Microsoft KB Archive/100010

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Knowledge Base

What are Control Sets? What is CurrentControlSet?

Article ID: 100010

Article Last Modified on 11/1/2006


  • Microsoft Windows NT Advanced Server 3.1
  • Microsoft Windows NT Workstation 3.1

This article was previously published under Q100010

WARNING: Using Registry Editor incorrectly can cause serious, system-wide problems that may require you to reinstall Windows NT to correct them. Microsoft cannot guarantee that any problems resulting from the use of Registry Editor can be solved. Use this tool at your own risk.


A control set contains system configuration information such as device drivers and services. You may notice several instances of control sets when viewing the Registry. Some are duplicates or mirror images of others and some are unique. This article describes how to find control sets, which ones are important, and why.

Control sets are stored in the HKEY_LOCAL_MACHINE subtree, under the SYSTEM key. There may be several control sets depending on how often you change system settings or have problems with the settings you choose. A typical installation of Windows NT will contain four:


ControlSet001 may be the last control set you booted with, while ControlSet002 could be what is known as the last known good control set, or the control set that last successfully booted Windows NT. The CurrentControlSet subkey is really a pointer to one of the ControlSetXXX keys. Clone is a clone of CurrentControlSet, and is created each time you boot your computer by the kernel initialization process. In order to better understand how these control sets are used, you need to be aware of another subkey, Select.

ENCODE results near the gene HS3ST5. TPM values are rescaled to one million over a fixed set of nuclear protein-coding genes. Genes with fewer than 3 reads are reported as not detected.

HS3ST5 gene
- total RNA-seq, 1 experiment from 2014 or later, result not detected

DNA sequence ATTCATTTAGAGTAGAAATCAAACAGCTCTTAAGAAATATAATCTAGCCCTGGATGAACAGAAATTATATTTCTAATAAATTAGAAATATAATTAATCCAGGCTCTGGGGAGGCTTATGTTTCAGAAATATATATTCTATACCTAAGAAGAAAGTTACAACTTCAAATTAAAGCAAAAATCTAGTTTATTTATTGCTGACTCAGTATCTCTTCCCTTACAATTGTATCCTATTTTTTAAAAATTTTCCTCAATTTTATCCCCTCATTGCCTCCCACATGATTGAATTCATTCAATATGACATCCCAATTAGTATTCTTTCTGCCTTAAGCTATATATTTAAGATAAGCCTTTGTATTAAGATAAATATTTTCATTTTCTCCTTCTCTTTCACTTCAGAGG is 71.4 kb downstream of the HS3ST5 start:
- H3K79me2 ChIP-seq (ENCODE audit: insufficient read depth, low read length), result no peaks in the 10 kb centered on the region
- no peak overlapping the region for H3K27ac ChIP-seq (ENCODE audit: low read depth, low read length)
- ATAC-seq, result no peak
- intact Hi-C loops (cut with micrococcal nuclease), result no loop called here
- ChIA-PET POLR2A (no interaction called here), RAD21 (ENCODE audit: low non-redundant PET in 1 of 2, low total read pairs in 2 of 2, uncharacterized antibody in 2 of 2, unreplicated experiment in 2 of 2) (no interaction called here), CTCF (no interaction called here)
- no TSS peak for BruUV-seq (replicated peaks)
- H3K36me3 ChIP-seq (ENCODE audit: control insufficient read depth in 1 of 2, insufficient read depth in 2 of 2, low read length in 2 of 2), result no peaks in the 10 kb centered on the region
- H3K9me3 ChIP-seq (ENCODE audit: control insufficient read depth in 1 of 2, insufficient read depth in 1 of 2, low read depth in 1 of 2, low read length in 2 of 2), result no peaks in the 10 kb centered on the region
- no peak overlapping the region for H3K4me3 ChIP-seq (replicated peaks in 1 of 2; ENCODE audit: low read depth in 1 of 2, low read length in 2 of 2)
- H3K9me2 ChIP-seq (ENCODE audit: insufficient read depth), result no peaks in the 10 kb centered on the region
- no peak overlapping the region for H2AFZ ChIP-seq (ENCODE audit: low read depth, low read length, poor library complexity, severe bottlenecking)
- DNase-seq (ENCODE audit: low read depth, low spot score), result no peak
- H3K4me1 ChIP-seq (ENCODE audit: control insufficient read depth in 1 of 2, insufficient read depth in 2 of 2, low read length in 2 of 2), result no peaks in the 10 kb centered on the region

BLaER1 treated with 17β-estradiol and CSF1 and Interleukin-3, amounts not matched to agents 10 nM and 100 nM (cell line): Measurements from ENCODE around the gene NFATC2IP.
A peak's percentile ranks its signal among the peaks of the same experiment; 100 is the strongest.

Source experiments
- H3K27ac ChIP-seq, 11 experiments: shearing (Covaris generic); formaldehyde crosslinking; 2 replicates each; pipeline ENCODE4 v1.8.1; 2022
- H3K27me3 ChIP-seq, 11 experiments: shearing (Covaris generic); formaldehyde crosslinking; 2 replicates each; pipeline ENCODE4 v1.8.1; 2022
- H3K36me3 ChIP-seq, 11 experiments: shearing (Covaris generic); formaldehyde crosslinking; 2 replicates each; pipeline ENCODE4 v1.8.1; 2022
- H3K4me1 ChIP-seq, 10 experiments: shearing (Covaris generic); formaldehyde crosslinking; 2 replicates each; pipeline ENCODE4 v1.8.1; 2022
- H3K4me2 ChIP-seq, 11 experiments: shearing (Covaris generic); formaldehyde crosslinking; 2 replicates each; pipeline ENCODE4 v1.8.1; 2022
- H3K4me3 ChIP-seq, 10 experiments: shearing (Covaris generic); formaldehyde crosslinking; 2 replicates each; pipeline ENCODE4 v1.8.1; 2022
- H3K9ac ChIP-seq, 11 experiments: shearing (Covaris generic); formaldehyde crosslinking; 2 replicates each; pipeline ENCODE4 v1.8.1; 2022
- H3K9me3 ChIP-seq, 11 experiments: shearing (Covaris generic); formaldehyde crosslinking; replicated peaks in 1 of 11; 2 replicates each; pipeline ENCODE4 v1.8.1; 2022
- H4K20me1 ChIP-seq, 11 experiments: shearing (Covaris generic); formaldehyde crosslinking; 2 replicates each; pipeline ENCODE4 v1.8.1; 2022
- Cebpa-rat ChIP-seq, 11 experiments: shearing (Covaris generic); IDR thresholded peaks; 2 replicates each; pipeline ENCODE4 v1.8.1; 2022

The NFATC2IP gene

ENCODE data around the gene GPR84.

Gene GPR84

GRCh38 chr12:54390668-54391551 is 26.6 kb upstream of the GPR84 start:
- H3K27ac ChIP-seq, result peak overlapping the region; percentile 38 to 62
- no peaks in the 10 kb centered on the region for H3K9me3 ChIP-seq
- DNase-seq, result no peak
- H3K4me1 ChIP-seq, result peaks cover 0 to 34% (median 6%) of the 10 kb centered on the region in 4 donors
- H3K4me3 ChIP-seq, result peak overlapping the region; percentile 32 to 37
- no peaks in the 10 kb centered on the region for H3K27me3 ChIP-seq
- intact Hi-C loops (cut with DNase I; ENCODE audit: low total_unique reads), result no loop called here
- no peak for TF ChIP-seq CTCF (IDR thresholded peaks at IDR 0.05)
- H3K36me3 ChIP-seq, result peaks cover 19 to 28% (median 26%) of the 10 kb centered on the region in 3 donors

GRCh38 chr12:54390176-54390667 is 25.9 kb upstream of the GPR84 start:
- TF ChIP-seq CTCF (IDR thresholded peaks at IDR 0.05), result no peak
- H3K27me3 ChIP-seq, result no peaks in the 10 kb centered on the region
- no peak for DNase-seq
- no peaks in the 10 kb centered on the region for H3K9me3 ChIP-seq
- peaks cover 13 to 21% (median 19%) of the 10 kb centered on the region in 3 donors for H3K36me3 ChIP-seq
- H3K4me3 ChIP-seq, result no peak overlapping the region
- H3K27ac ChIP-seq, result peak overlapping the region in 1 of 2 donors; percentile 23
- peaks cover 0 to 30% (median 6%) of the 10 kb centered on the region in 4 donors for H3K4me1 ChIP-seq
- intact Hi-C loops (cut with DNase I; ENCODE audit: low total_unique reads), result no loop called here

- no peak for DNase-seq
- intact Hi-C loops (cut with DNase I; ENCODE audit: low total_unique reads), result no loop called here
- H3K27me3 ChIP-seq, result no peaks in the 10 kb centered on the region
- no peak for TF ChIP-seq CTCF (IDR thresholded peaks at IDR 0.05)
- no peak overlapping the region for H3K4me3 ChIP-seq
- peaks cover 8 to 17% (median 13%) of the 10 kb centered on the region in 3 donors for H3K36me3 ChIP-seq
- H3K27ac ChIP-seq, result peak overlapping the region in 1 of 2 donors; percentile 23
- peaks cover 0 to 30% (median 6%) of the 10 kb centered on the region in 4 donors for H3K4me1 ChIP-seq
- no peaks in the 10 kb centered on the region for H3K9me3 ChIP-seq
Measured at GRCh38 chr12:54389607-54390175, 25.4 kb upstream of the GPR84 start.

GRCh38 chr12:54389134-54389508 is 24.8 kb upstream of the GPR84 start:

Select is also under the SYSTEM key. Select contains the following values:


Each of these values contain a REG_DWORD data type and refer to specifically to a control set. For example, if the Current value is set to 0x1, then CurrentControlSet is pointing to ControlSet001. Similarly, if LastKnownGood is set to 0x2, then the last known good control set is ControlSet002. The Default value usually agrees with Current, and Failed refers to a control set that was unable to boot Windows NT successfully.

The most valuable and reliable control set is CurrentControlSet. If you need to modify system settings in the Registry, CurrentControlSet is the best subkey to choose because you know that it is the correct control set. You also know that if your modifications harm your system configuration, you will still be able to boot using the last known good control set.

If you are not sure where to look under the control set for a particular parameter, you can use the Find Key option under the View menu of Registry Editor. Each control set contains two subkeys: Control and Services. Control contains miscellaneous system information such as the size and location of the paging file. Services contains device driver information such as file system drivers, kernel drives, and status information for each.

Additional query words: prodnt

Keywords: kbother KB100010